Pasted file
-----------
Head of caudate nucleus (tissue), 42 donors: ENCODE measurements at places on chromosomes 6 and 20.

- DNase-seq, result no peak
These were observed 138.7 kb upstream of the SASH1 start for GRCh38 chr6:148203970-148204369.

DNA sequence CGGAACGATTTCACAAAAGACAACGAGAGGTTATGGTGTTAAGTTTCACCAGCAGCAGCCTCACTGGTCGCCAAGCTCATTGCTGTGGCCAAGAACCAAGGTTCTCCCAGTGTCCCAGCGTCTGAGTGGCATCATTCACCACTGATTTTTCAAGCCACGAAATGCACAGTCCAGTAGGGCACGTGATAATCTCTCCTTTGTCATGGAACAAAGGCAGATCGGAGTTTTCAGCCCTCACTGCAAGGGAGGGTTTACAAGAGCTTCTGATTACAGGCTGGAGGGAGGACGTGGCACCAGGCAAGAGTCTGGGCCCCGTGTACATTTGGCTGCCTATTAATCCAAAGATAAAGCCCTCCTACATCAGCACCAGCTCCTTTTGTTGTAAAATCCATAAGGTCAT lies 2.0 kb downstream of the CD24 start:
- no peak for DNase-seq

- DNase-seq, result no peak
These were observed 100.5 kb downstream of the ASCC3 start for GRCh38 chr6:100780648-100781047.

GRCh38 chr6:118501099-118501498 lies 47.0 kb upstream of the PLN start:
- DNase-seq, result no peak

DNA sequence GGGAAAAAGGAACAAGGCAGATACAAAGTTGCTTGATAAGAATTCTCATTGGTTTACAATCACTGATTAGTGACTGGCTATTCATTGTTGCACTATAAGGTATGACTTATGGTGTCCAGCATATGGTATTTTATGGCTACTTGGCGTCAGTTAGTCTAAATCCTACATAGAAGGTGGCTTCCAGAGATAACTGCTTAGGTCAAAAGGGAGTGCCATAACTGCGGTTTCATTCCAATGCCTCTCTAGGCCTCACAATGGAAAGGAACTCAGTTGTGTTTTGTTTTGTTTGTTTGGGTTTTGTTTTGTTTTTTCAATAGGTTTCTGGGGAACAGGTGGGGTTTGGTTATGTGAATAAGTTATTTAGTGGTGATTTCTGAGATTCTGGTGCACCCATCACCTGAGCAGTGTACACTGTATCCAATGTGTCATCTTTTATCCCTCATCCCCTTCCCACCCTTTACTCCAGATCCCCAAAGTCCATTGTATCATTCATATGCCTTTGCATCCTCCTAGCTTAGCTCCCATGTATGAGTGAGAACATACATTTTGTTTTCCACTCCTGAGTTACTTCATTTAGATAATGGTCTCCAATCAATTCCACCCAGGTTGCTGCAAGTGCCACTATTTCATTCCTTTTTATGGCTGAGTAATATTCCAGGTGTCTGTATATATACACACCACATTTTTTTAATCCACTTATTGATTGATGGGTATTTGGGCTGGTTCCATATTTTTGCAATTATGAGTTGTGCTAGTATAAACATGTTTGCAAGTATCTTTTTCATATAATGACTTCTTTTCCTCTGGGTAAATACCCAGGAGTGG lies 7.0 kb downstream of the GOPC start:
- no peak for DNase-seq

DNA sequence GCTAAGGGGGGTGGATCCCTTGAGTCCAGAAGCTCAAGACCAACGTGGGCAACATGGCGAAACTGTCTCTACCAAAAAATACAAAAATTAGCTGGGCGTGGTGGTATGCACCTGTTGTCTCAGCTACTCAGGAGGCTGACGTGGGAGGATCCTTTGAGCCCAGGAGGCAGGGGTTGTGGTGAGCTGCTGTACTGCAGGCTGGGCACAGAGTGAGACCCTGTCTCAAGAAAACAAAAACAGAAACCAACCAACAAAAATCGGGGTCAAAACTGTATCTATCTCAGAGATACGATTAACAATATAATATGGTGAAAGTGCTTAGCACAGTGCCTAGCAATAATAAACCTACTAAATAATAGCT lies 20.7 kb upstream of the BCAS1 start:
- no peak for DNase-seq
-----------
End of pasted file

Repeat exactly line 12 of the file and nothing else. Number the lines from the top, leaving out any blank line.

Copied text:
DNA sequence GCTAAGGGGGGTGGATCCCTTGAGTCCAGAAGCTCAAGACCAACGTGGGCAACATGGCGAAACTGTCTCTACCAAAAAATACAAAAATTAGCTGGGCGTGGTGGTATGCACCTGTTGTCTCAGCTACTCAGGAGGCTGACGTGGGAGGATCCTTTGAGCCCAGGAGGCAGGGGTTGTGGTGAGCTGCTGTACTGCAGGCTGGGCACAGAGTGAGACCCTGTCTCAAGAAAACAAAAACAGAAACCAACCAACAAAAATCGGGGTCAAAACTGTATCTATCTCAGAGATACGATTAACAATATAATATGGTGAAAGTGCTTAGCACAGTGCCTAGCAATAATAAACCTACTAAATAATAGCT lies 20.7 kb upstream of the BCAS1 start: